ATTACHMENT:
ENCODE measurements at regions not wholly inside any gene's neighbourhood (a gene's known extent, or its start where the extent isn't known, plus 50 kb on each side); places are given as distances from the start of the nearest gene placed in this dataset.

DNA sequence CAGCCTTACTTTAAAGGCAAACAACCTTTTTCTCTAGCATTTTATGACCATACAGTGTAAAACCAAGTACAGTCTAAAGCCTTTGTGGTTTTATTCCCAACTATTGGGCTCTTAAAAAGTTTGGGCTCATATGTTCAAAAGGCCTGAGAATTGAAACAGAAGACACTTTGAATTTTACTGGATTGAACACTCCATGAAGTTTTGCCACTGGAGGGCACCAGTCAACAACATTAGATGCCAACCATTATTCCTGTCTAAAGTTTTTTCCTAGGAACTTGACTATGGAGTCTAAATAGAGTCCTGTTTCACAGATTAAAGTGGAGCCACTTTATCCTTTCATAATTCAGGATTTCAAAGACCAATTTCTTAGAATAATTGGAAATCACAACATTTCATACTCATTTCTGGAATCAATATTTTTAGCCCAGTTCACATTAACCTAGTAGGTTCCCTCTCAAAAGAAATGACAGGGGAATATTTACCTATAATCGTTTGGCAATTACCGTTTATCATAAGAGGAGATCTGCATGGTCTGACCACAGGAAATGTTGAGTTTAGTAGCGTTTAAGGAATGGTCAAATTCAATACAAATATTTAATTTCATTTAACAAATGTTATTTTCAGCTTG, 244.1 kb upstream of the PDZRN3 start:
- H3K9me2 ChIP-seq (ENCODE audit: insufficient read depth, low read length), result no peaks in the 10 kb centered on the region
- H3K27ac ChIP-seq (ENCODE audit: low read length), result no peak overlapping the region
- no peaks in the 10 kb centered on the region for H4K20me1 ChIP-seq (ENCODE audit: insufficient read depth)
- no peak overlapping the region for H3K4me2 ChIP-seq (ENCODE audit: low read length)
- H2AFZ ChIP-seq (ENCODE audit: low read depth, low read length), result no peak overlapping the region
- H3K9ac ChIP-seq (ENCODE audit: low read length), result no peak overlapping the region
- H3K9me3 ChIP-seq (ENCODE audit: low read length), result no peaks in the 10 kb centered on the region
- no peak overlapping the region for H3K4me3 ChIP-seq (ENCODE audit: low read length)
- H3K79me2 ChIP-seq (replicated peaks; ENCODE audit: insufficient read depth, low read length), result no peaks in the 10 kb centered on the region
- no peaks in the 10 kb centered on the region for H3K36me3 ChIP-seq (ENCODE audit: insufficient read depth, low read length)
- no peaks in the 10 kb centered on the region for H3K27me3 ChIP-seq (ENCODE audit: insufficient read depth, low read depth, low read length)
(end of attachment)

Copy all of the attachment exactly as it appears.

ENCODE measurements at regions not wholly inside any gene's neighbourhood (a gene's known extent, or its start where the extent isn't known, plus 50 kb on each side); places are given as distances from the start of the nearest gene placed in this dataset.

DNA sequence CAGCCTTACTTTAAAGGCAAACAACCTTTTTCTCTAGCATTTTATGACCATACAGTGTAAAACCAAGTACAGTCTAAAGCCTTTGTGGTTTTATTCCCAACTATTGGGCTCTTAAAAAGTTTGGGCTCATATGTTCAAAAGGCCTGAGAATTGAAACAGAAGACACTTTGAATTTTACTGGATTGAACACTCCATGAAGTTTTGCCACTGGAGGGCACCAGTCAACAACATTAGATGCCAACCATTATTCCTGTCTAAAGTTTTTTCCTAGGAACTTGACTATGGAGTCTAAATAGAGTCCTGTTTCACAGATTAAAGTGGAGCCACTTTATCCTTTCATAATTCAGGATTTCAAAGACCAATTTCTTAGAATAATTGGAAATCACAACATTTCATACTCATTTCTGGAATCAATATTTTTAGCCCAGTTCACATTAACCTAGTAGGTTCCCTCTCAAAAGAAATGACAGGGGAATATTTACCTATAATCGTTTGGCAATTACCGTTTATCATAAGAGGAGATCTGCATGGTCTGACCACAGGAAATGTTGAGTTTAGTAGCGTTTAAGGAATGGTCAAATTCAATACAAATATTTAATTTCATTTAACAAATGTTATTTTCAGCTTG, 244.1 kb upstream of the PDZRN3 start:
- H3K9me2 ChIP-seq (ENCODE audit: insufficient read depth, low read length), result no peaks in the 10 kb centered on the region
- H3K27ac ChIP-seq (ENCODE audit: low read length), result no peak overlapping the region
- no peaks in the 10 kb centered on the region for H4K20me1 ChIP-seq (ENCODE audit: insufficient read depth)
- no peak overlapping the region for H3K4me2 ChIP-seq (ENCODE audit: low read length)
- H2AFZ ChIP-seq (ENCODE audit: low read depth, low read length), result no peak overlapping the region
- H3K9ac ChIP-seq (ENCODE audit: low read length), result no peak overlapping the region
- H3K9me3 ChIP-seq (ENCODE audit: low read length), result no peaks in the 10 kb centered on the region
- no peak overlapping the region for H3K4me3 ChIP-seq (ENCODE audit: low read length)
- H3K79me2 ChIP-seq (replicated peaks; ENCODE audit: insufficient read depth, low read length), result no peaks in the 10 kb centered on the region
- no peaks in the 10 kb centered on the region for H3K36me3 ChIP-seq (ENCODE audit: insufficient read depth, low read length)
- no peaks in the 10 kb centered on the region for H3K27me3 ChIP-seq (ENCODE audit: insufficient read depth, low read depth, low read length)